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Prevalence and Pattern of Self Medication use in coastal regions of South India.


William Osler has said that "A desire to take medicine is perhaps the great feature which distinguishes man from animals" This desire, however may play havoc when a person starts taking medicines on their own (i.e. self-medicating), forgetting that all drugs are toxic and their justifiable use in therapy is based on a calculable risk (1).

Self-medication (SM) can be defined as obtaining and consuming drugs without the advice of a physician (2). There is a lot of public and professional concern about the irrational use of drugs in SM. In developing countries like India, easy availability of a wide range of drugs coupled with inadequate health services result in increased proportions of drugs used as SM compared to prescribed drugs (2). Although, over-the-counter (OTC) drugs are meant for SM and are of proved efficacy and safety, their improper use due to lack of knowledge of their side effects and interactions could have serious implications, especially in extremes of ages (children and old age) and special physiological conditions like pregnancy and lactation (3,4). There is always a risk of interaction between active ingredients of hidden preparations of OTC drugs and prescription medicines, as well as increased risk of worsening of existing disease pathology (5). As very few studies have been published in our community regarding usage of self medication we conducted this cross-sectional study in the coastal region of Pudhucherry, South India, t assess the prevalence and pattern of SM use.

Materials and methods:

The present study was a cross-sectional survey conducted in coastal region of pudhucherry, south India. For this study we recruited 200 patients randomly from both urban and rural communities (100 each) for a period of six months during 2009. Patients who were = 18 years of age and who were able to read and write the local language (Tamil) or English were included in the study after informed consent explaining the purpose of the study. Participants with intellectual, psychiatric and emotional disturbances that could affect the reliability of their responses were excluded from the study. To collect data regarding SM usage a structured questionnaire was prepared, after an extensive literature review.. The structured questionnaire contained 25 items in the form of closed and open ended questions. Initially the tool was validated by a panel of experts in the field of public health for the appropriateness of each item and assessment of content validity (0.91) and re-test reliability coefficient (0.89). Approval to conduct the study was granted by the Institute ethics committee prior to data collection. Each participant underwent a face to face interview to collect data followed by an informal educational counseling about potential adverse effects of consuming common SM. Data collected was analyzed using SPSS for windows statistical software version 14 (SPSS Inc., Chicago, Il, USA). Data was presented using descriptive statistics (i.e. numbers, percentage) and inferential statistics (i.e. Chi-square). A probability value of <0.05 was considered to be significant.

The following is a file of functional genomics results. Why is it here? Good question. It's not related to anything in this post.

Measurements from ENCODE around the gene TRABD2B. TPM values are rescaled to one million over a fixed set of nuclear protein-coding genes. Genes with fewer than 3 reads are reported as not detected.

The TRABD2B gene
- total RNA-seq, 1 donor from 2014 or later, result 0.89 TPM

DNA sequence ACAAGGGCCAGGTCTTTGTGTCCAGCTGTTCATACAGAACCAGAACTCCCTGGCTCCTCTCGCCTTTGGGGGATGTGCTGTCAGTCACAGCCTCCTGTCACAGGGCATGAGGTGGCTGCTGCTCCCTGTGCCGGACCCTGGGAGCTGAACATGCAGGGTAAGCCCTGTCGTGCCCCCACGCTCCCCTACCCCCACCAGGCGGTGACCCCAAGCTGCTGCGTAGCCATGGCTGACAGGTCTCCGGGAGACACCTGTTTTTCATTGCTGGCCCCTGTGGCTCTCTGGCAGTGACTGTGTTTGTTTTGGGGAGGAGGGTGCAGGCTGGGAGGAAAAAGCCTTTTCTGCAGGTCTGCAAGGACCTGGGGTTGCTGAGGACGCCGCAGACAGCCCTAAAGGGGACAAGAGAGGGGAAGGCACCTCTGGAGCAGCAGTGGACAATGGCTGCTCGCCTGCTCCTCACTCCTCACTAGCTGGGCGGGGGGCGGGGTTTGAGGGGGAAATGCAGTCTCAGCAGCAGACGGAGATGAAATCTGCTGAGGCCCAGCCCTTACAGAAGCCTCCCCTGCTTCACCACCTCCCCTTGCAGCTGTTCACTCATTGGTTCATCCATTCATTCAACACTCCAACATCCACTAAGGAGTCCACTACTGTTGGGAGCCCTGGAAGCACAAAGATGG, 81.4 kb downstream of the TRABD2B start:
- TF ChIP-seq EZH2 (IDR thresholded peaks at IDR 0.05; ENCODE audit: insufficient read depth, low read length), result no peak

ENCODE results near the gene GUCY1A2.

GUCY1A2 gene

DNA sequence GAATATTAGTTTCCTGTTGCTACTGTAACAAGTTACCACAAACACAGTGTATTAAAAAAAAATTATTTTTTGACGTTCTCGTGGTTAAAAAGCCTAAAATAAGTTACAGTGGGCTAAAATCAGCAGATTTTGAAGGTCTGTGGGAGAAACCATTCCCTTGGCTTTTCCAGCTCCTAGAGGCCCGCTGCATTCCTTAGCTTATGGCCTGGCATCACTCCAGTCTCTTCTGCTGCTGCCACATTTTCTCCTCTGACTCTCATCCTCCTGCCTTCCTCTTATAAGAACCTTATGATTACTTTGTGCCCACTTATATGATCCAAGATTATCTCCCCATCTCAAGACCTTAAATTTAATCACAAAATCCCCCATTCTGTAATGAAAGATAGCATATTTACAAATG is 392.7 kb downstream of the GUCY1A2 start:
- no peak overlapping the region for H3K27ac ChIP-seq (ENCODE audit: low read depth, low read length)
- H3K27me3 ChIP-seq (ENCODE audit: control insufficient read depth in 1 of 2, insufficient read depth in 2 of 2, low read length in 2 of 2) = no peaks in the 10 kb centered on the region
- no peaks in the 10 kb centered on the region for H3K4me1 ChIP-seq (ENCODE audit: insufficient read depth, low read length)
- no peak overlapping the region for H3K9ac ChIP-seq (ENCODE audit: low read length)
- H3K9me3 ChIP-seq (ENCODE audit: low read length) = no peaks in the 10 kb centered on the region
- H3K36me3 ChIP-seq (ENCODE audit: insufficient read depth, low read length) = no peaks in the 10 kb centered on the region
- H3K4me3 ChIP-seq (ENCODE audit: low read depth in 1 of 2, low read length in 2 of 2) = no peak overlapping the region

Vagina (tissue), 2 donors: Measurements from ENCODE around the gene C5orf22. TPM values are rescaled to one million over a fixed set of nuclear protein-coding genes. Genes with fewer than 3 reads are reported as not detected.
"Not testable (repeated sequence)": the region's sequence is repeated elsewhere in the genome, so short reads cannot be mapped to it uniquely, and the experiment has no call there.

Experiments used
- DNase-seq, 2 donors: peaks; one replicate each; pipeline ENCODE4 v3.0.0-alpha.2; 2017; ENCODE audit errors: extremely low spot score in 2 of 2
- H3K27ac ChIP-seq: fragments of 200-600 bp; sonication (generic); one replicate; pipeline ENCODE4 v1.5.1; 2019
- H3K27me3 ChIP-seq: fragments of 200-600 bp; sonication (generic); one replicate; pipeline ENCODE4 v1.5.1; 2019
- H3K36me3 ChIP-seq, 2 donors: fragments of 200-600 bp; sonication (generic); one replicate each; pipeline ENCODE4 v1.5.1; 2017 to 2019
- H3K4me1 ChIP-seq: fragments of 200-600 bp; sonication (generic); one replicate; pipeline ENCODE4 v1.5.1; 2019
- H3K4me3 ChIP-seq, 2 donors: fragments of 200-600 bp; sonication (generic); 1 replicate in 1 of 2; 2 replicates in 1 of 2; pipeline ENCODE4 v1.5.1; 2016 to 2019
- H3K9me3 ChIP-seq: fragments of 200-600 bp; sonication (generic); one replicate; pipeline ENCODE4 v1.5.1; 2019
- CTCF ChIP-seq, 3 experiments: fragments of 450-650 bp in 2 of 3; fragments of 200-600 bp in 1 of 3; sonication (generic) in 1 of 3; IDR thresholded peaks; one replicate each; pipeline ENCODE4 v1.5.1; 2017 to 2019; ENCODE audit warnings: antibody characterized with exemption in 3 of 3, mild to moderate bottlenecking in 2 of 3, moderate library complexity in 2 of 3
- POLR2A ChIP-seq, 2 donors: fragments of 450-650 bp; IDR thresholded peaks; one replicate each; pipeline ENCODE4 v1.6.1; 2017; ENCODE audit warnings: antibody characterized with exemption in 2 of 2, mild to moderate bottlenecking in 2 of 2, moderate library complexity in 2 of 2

Basic demographic details: